Starving millions

The question comes up frequently enough. At a rather pomo affair a couple of
years ago, a scientist got up and said, "just to put things in perspective,
what's all this going to do to help the millions of people starving in X?" In
the face of discourses ala Foucault "et al", in a space of presentation in
which it is all too easy to lump together any number of people, from
different times, who've said, written, and done different things,
according to an organizing principle which needs to be thought through, I'm
sure, someone, or perhaps at times many of us ask: what about the "starving
millions"? etc. I think th is thread is very important.

Rob Leventhal's comments point to some very crucial moments:
institutionalized disciplines and their strikingly old and slow to develop
power regimes, for example. My gut impression is that Foucault's respons to
the question (research, analyze) is not adequate, and I get the feeling that
there is still something that is, in certain ways, "inactive" for Foucault.
But I should say, right away, that we are falling into a very typical game,
problem, and blind spot when we saddle "Foucault" with so much attention and
potential responsibility, and guilt, etc. Rob's comment is aware of this
problemn (identity, signatures). Foucault, we might say, did enough. He
wrote lots of books, he taught lots of people, he took stands on more than
"enough" issues. (Enough for what?) And if we want to play the name game,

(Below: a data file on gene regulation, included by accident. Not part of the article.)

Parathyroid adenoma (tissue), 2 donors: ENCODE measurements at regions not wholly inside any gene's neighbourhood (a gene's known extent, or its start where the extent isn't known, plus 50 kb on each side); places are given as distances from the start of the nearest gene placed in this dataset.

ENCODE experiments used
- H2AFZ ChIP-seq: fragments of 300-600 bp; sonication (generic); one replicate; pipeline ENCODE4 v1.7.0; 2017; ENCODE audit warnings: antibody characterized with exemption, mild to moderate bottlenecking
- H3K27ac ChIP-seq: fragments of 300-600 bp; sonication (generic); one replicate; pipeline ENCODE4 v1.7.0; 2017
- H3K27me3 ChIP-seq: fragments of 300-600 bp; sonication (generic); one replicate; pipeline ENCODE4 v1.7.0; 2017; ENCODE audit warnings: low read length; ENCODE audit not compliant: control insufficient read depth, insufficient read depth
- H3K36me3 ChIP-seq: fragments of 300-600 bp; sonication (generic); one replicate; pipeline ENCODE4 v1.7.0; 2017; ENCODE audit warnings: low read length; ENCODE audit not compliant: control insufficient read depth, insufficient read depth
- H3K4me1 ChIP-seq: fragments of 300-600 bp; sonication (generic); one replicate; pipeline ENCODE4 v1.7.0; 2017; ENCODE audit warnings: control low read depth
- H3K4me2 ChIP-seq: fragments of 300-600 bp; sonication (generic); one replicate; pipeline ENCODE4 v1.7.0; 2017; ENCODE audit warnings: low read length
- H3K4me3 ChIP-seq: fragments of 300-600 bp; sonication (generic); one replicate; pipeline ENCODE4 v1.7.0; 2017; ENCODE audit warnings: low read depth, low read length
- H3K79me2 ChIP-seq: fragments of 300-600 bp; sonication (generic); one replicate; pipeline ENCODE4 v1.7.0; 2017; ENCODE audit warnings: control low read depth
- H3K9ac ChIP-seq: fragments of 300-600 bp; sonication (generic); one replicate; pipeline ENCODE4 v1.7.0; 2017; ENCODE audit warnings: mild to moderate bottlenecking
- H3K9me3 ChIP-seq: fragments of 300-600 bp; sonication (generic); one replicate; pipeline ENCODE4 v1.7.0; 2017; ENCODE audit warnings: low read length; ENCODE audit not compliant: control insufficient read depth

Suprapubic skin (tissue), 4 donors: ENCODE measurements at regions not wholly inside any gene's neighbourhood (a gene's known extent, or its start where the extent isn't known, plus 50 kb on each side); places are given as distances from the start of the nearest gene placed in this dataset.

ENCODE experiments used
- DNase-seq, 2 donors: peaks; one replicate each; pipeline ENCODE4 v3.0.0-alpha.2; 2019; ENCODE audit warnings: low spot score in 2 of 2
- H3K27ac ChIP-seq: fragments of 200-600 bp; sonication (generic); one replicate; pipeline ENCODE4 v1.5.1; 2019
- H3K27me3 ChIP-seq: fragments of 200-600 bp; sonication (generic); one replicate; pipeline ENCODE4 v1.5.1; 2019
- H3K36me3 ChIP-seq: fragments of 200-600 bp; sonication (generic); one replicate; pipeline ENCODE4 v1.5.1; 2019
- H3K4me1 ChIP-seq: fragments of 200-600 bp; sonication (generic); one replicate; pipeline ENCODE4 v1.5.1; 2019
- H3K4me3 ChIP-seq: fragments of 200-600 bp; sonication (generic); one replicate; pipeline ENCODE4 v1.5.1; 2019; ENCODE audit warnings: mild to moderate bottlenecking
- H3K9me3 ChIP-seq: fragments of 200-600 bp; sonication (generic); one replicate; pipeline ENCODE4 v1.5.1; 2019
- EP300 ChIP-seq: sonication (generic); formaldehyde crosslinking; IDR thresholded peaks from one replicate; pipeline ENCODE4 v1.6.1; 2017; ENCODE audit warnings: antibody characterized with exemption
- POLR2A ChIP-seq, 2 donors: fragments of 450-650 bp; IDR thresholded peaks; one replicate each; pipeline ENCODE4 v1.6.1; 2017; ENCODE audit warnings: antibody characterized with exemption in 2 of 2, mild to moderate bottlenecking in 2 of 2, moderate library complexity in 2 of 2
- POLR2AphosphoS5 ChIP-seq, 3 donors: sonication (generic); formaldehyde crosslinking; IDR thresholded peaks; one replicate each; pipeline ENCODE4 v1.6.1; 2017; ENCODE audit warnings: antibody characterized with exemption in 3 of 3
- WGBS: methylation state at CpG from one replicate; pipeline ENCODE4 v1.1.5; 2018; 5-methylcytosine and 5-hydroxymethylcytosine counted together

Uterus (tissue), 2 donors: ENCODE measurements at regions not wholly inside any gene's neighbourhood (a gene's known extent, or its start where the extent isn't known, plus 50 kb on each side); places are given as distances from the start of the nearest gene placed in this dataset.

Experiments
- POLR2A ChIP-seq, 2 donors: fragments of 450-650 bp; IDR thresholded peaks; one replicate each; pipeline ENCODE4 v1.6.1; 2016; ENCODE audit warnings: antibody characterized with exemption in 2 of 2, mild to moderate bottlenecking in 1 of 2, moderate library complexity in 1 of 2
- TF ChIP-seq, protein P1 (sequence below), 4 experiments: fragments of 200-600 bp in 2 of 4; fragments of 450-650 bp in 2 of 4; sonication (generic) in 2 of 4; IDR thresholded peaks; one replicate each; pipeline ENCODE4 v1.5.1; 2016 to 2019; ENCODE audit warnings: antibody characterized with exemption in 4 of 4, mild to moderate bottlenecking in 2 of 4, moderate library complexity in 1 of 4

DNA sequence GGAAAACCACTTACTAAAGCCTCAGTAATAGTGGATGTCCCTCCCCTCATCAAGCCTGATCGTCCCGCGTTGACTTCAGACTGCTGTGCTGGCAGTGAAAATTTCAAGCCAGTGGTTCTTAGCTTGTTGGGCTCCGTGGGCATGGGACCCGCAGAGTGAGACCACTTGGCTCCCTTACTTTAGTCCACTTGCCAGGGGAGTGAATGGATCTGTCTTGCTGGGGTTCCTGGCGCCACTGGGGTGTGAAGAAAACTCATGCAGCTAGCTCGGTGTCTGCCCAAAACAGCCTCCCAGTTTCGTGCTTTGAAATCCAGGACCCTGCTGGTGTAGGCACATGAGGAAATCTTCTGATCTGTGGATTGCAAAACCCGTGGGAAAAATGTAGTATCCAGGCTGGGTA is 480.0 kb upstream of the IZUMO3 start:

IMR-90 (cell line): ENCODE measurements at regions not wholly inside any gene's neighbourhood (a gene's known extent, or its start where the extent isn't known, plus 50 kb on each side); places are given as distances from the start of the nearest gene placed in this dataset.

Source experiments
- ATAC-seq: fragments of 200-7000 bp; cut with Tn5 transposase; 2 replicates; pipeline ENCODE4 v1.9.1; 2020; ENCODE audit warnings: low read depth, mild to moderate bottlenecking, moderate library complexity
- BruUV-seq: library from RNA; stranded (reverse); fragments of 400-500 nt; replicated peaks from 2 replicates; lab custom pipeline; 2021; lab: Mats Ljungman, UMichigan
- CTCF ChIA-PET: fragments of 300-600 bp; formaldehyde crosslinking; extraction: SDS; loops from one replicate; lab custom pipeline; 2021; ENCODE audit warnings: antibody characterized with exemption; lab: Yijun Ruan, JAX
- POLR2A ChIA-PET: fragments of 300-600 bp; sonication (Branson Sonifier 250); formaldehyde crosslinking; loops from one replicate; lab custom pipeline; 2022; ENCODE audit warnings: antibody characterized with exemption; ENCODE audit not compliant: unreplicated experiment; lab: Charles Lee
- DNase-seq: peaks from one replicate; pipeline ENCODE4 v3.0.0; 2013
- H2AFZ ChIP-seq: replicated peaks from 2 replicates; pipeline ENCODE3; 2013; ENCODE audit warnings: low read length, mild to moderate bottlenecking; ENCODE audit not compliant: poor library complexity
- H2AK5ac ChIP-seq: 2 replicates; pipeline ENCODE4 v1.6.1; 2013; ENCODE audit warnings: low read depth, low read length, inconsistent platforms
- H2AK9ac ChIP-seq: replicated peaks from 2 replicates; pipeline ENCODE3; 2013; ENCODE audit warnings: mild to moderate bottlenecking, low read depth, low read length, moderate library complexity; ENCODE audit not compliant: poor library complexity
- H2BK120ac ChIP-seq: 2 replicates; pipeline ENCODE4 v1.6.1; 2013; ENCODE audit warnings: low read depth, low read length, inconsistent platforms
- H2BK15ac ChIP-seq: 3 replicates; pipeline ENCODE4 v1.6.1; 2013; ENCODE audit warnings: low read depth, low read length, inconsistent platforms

the same goes for so many other names which might be listed in this arena.

What seems to be called for in the question in question is a kind of
innovation and response. In Nietzschean terms, a certain incorporation oif
knolwedge; in this case, not the ideal/scholastic/etc. knowledge Nietzsache
was counterposing to "life", but a deeply situated knowlege, not only of the
static and steady in the prevailing academic regimes of understanding, the
prevailing division between research and action (which is what so many
thinkers are so "white hot" about, it seems to me), but most importantly, to
the "movements", "revolutionary impulses, etc., which have taken place in,
say, the last thirgy years. I refer here to changes in education, apparent
changes, movements, the capitalization and commidification of "revolution",
awnd a certain failure of a level of initiating thought-action to take hold in
a way that radicalizes, takes root.

The space of the visionary Foucault is still a properly delineated/defined
space of analysis and thought, but it can and should, I think, also be seen
as anything from an outrage to a farce when thought in terms of the "starving
millions", about whom I'm not going to comment right now. I'm referring to
the space in which Foucault presents "itself", not Foucault himself. I'm
thinking of two things:

The starving millions (and we can add to this: the tortured, the caged, the
physically and chemically disappeared, the silenced, the suffering, the
incapable, the hidden, the victims of surgical bombings who are forgotten,
the isolated, the suffering elderly, the marginalized, the
terrorized)--these, and the possible.

I was going to write "and the impossible". This might indicate that to which
my back is turned for the moment.

Tom Blancato Not satisfied with the progress.

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